NOOSA – This piece starts in Papua New Guinea, the place that taught me what resilience really means.
After my arrival in the country in 1963, one of the attributes that quickly endeared me to Papua New Guineans was their tenacity; even if it tended to be a tenacity conditional on whether people were convinced that what they were asked to do was meaningful.
Most Melanesians were then, and are now, tough people living in a tough country. They’re living examples of the word ‘stoic’.
The Stoic philosophy dates back to the third century BC and has much complexity. But the sense in which we use it today dates to Imperial Rome around the mid-first century AD.
This was when thinkers like Seneca, statesman, writer and all round fixer, promoted the doctrine that wise men are “utterly immune to misfortune and that virtue is sufficient for happiness.”
A Stoic would not whinge, a stoic would cop the bad luck and press on regardless.
No whinging from the women giving birth while working the fields on the sides of steep ridges.
No whinging from the men who early anthropologists noted were strong and constantly ready to deal with violence or ill fortune with action, courage, persistence and loyalty.
No whinging from the small children walking 10 kilometres barefoot to and from school, carrying only a kaukau to gnaw on all day.
I don’t know about others who came to Australia as kids like I did, but this Covid sociopathy I’m observing now reinforces something I’ve long felt about the place. It’s a bit brittle and its become a lot worse over the last 20-30 years.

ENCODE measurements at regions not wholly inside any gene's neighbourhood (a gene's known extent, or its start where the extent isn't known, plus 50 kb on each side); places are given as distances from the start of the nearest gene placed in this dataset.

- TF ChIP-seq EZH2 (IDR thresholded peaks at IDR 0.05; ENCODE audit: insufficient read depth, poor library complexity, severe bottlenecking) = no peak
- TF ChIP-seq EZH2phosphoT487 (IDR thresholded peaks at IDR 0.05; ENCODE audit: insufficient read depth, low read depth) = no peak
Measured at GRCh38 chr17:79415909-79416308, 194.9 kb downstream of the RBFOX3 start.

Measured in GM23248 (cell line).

There’s something about its people that evinces hardness but which at its essence quite frail and easy to break.
This description does not apply to everyone, of course, but it does seem to be a cultural tendency. Very different from the bold, laconic, resourceful frontier type we used to imagine ourselves to be.
Fresh from England in the early 1950s, with my age in single digits, I encountered this in the playground. The main interest in where I was from was to exploit the difference in the way I spoke.
The gentle Mancunian accent was an invitation to be bullied. In retrospect, it was an opportunity for me to toughen up.
But I was happy when the Germans and Greeks arrived in own and deflected that xenophobic behaviour their way.
At the time, Australian parents seemed solid and resilient. The men had just returned from war and in my eyes were straight-backed, tough and humorous. They were more like the Australians I encountered in the outposts of PNG when I arrived in the Highlands at age 18.
Many of the women I knew as a child were feisty and self-confident, perhaps they had learned and been proud that they could cope with a society under threat and with their men being absent at war for long periods.
Life had also been difficult in the depression that preceded the war. Tough times should breed tough people.
These thoughts passed through my mind yesterday morning when I heard, with great disdain, the New South Wales premier Gladys Berejiklian announce ‘freedom rewards’ for the people of the State because six million doses of Covid vaccine had been administered.
Mind you, the number of infected people had also risen sharply - shooting past one thousand.
And what a spread it was - first to Victoria, then Canberra and across the ditch to New Zealand, and worst of all into the Indigenous communities of western NSW, people most vulnerable to the disease.
And now Ms Berejiklian was celebrating a meaningless figure of six million shots as if it was an achievement of substance.